On the first of these, I beg your attention to the following particulars.
1. The world's being crucified to us, does not imply that there is any evil in the natural world, considered in itself, and as the work of > God. The whole frame of nature, as it was produced and is preserved by God, and the whole course of providence, as conducted by him, are perfectly faultless. We may even say more, the creation carries on it such an image of its maker, as the materials are able to bear. In this view, it is our duty to look upon the world with reverence, and adore the glory of God in all its parts, from the highest to the lowest. The evil arises wholly from ourselves, and our disposition to fin. When we say a corrupt enticing deceitful world, it is but another way of speaking for the corruption of the human heart.
2. It does not imply that we should undervalue or be insensible of present mercies. Every gift of God is good, if it be received with thankfulness, and used with sobriety. The more the world is crucified as it ought to be, the more we will discern the goodness of God, even in common mercies. It is matter of daily ex. perience, and well worthy of observation, that
those who idolize the world most, as an object of finful desire, do usually despise the world most, as the subject or ground of thankfulness to Cod. A voluptuous, anbitious, or envious person, who pursues the world with eagerness, and never thinks he has enough, is commonly discontented and unthankful. His eyes are so wistfully fixed on what he wants, that he neither remembers nor values what he already has. On the con. trary, the self-denied and mortified Christian, though despising the world as an object of pursuit, is yet deeply sensible of the kindness of providence, in his daily preservation, or liberal provision. A mind formed upon the principles of the gospel, may look down with contempt upon the luftre- of a throne, and yet know the value, and feel a sense of gratitude in the possesfion of a crumb.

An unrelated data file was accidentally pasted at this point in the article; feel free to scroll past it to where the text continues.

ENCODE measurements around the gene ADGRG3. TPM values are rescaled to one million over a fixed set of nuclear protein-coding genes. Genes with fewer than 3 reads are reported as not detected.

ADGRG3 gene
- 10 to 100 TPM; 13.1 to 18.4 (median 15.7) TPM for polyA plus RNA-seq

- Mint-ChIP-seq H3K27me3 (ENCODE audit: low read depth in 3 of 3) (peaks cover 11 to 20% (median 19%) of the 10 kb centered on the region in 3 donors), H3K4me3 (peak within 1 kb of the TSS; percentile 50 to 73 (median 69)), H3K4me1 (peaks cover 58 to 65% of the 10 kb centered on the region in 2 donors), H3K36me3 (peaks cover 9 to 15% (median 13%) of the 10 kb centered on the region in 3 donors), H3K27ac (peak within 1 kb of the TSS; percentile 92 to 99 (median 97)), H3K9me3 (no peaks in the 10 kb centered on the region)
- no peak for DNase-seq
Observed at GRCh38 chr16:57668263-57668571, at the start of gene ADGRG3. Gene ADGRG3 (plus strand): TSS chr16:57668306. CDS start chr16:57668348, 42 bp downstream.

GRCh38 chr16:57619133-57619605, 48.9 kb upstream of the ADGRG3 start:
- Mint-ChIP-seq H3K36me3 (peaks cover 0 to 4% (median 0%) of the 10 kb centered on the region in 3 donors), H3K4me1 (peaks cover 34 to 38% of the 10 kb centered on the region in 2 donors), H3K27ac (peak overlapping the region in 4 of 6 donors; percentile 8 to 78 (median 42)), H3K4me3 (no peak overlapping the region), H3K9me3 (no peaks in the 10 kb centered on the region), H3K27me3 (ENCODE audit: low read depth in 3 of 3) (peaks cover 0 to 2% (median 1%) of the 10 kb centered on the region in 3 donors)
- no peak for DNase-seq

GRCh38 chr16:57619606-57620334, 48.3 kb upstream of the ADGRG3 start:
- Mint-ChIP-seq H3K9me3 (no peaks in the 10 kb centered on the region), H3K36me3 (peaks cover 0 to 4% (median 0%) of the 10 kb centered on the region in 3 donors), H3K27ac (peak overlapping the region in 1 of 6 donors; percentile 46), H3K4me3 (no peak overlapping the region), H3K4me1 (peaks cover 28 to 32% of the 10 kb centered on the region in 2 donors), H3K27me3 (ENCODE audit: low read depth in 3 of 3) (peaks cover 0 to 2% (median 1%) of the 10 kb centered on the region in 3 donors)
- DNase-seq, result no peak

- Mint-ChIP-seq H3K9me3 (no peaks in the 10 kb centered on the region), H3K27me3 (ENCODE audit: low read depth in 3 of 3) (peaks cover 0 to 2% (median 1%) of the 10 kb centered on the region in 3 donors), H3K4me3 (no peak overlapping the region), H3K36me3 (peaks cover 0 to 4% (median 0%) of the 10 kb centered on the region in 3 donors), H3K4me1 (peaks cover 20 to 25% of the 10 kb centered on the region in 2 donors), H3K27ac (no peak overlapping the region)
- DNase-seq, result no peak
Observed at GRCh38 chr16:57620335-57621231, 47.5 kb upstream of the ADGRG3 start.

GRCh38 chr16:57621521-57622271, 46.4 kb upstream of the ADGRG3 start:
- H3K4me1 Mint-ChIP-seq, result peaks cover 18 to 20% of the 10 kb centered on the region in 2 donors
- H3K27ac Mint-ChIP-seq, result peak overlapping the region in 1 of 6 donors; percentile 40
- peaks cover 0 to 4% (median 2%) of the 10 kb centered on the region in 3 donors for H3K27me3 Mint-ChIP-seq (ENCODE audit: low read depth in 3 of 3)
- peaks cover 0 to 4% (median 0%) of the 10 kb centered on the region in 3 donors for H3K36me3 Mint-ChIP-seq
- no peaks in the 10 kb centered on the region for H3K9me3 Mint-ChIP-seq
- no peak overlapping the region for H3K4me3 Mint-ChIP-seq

3. It doth not imply that the world is useless to a believer, even with regard to his fpiritual benefit. It is not only certain that he may have, but that he will have, the sanctified improvement of every stare :-Rom. viii. 28. " And we know " that all things work together for good, to them " that love God, to thein who are the called ac. “ cording to his purpose.” The same mercies which make a wicked man insolent, make a good man thankful. They also extend his power of doing good to others. You may see, by our Saviour's advice, how the world may be profit. ably employed : Luke xvi. 9. “And I say un“ to you, Make to yourselves friends of the “ mainmon of unrighteousness; that when yo